As requested by Karrot developers, an overview of how the Bike Kitchens are working in Gothenburg:
A Bike Kitchen (hereafter BK) is a do-it-yourself non-commercial workshop where you get free access to tools and also get help to learn how to fix your bike. There are also used spare parts that you can get and many times you can get a whole bike for free (or the price of a membership, which is cheap), if you fix whatever needs fixing to be functional. The bikes in the BK are usually donated by housing companies when they clean up the areas around the buildings or in their basements and get rid of abandoned bikes. There’s always a whole bunch of bikes to be saved around town.
The different BKs in town
There are around 5-6 Bike Kitchens in different neighbourhoods but currently only 3 of them are active. One is closed for winter, another because of lack of volunteers and the other I don’t know (gotta do more research!).
- The oldest BK (Masthugget) has existed for many years, is completely run by volunteers and is the group using Karrot now. They open 3 times a week.
- Another one (Gamlestan) was opened by Tomasz like one year ago or more and although he gets help now and then, it is mainly him who opens the place twice a week.
- BK at Kålltorp was put up by the city district and has one employee opening it once a week (not sure how long they can keep the guy employed given the new conservative austere city budget).
- One BK at Biskop was also started by the city district, some months ago, and had very few volunteers who disappeared for different reasons. The place and the tools are still there.
- The other BK at Biskop (cykelfix) was an initiative of another volunteer who is still active at the first BK and it’s in cooperation with the Red Cross. They open every other week but it’s closed for winter
- The BK at Tynnered is closed I heard, but I don’t know why and I don’t know anything about it. Will look into it…
- The are also a couple of other BKs at neighbouring cities (Borås and Mölndal) and I know nothing about them.
If I’m not mistaken, except for the first BK which has been around for many years, all the other ones are quite recent, not being older than around 2 years and some just months old. The interest has grown a lot and also the resources available, also because of a city budget dedicated exclusively to fomenting the creation of more BKs around town (which in my opinion was horribly executed, but that’s another story…). It’s good that there’s been some political interest and this whole momentum of making available all of the resources (what you really need to start a BK is a place and the tools), but in my analysis all of this will be short-lived if there isn’t a conscious effort to reach out to people, give them the opportunity not only to volunteer but also to become the actual stewards of these initiatives. And a good digital infrastructure can facilitate things that a lot in this regard (though not guarantee, that’s for sure), and that’s our mission!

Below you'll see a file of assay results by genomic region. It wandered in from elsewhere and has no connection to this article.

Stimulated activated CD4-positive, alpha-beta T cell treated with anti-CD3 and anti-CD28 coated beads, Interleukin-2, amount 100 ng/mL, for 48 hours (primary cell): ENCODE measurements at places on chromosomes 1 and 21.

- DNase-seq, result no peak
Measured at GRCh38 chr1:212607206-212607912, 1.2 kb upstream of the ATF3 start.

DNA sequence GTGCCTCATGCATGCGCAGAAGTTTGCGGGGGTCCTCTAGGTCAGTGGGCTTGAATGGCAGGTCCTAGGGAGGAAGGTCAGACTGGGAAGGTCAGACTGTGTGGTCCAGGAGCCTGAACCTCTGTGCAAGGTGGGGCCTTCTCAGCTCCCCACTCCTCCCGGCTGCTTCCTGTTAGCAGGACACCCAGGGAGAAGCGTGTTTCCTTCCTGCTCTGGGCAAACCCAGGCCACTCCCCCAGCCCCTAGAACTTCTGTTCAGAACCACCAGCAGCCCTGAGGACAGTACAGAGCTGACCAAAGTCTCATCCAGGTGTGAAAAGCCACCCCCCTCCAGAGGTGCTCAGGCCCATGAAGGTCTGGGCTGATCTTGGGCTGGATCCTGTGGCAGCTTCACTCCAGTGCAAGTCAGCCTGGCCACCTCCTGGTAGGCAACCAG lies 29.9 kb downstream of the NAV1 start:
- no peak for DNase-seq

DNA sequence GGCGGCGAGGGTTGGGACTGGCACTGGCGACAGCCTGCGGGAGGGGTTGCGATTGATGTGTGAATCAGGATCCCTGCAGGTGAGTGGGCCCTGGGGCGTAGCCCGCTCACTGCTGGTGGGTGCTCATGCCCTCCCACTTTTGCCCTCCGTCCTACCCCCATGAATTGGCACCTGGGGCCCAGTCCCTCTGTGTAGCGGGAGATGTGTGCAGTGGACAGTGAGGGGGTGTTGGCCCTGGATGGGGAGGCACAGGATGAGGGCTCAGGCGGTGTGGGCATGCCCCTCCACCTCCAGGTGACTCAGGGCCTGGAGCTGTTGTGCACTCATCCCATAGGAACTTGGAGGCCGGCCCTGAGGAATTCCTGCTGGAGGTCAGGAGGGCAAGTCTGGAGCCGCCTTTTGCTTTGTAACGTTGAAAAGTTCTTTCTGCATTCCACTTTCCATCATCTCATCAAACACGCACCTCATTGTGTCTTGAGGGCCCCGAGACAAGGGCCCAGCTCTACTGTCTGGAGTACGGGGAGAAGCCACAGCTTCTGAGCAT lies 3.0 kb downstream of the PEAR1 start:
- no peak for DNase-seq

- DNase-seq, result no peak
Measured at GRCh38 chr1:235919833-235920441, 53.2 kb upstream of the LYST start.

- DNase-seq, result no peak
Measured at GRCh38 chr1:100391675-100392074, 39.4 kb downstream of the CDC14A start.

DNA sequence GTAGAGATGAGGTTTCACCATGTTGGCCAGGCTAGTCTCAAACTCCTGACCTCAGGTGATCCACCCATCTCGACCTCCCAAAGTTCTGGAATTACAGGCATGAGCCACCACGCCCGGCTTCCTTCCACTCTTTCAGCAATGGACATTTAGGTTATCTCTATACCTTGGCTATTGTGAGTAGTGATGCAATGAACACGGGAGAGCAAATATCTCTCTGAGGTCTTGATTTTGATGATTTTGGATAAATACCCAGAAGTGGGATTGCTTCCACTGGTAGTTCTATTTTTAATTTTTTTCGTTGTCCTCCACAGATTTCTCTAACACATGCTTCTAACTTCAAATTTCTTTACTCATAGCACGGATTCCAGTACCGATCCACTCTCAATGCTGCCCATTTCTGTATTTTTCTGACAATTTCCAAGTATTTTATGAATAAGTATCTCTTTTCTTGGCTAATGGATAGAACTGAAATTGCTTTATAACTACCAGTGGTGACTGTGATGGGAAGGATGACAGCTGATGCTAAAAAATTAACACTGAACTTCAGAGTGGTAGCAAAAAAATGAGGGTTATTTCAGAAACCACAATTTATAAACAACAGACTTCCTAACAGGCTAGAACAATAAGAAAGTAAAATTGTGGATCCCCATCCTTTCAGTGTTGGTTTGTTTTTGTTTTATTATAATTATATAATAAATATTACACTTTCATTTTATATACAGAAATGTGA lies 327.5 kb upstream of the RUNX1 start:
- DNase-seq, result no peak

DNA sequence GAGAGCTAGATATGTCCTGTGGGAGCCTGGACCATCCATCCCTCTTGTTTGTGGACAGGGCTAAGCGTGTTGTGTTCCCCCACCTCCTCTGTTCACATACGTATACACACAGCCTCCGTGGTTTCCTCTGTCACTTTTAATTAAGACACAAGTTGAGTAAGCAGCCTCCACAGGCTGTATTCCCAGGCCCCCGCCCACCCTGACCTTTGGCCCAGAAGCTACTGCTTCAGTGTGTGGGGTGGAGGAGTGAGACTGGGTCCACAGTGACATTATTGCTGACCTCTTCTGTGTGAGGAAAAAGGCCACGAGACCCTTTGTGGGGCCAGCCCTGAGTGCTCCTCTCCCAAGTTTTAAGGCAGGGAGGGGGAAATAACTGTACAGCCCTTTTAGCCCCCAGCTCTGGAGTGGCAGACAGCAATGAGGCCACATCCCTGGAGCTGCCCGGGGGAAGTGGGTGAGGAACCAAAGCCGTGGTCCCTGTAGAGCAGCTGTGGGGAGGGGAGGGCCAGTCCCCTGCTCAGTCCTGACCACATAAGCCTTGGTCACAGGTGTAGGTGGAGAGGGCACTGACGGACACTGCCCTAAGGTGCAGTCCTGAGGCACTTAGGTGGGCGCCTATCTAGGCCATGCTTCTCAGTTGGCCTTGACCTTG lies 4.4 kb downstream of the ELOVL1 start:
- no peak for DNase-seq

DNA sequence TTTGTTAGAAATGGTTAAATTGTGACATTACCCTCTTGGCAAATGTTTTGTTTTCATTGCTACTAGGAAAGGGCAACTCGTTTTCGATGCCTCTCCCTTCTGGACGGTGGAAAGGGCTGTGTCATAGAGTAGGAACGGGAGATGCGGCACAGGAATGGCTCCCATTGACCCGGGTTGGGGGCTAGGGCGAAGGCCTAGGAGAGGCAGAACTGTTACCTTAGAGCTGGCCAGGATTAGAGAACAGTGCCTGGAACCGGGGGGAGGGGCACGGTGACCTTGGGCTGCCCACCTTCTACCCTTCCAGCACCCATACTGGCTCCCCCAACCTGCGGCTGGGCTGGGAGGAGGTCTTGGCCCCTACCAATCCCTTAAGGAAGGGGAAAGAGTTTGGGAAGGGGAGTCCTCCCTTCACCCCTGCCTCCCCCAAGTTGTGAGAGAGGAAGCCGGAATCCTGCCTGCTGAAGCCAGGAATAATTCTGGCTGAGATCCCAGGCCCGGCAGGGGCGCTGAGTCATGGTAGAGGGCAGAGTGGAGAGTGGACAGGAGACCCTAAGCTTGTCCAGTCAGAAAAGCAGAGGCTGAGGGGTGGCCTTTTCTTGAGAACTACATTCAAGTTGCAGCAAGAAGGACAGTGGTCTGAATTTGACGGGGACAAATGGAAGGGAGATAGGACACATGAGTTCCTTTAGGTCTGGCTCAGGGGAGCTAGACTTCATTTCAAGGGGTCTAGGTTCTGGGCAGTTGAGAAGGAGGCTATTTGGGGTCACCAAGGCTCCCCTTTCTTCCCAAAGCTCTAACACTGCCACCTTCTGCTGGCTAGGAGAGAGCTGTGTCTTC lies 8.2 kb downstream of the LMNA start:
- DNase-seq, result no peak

How Karrot has been used and could be used
As I mentioned before, only the first BK is actively using Karrot. Tomasz has also put up a group and the “pickups” for Gamlestan in the same group as CK Göteborg, but I think he’s the only one from Gamlestan using it so far. Here are the features they use:
- Conversations and threads: by far the most used
- Pickups: used for opening the workshop. I think most of the people who are coming to open up are also signing up on Karrot, but they are definitely not many people (I’ve only seen 3 regulars out of 20 in the group so far) and that is because it’s winter (the place has barely any heating, so only a few heroes will take the challenge).
- Stores: these are the locations for the Bike Kitchens and the actual bike pickups. However, they do not put the bike pickup as a Karrot-pickup since there is not a decided day and time for it, but it’s flexible, so they just write down the information they need on the store description, like which person to be contacted and how many bikes.
- Feedback: not used at all. One of the members was confused by the word, when I said I was interested in taking feedback on Karrot itself. It could be useful maybe for them to report how many people showed up (they have to count that to report to the study organization paying the rent) or how many bikes were saved.
So Karrot could be of great use not only for communication purposes, but also to organize who’s opening the workshop and when, as well as some bike pickups (they got rid of a Facebook chat and a Google spreadsheet already and that’s a win!). But if used on a smaller scale as it is now, any other tool for team organization would probably suffice. The way I see Karrot being more uniquely useful in this case is for scaling up, with more BKs and volunteers involved, where you need better and more visible coordination of tasks and places associated with them. The question of whether they would join the same group or prefer to create different groups within Karrot remains to be seen, when we invite them later, but anyhow it would be important to create a sense of community and make it easy for people to belong and switch between groups if they choose that.
Uff, end of report!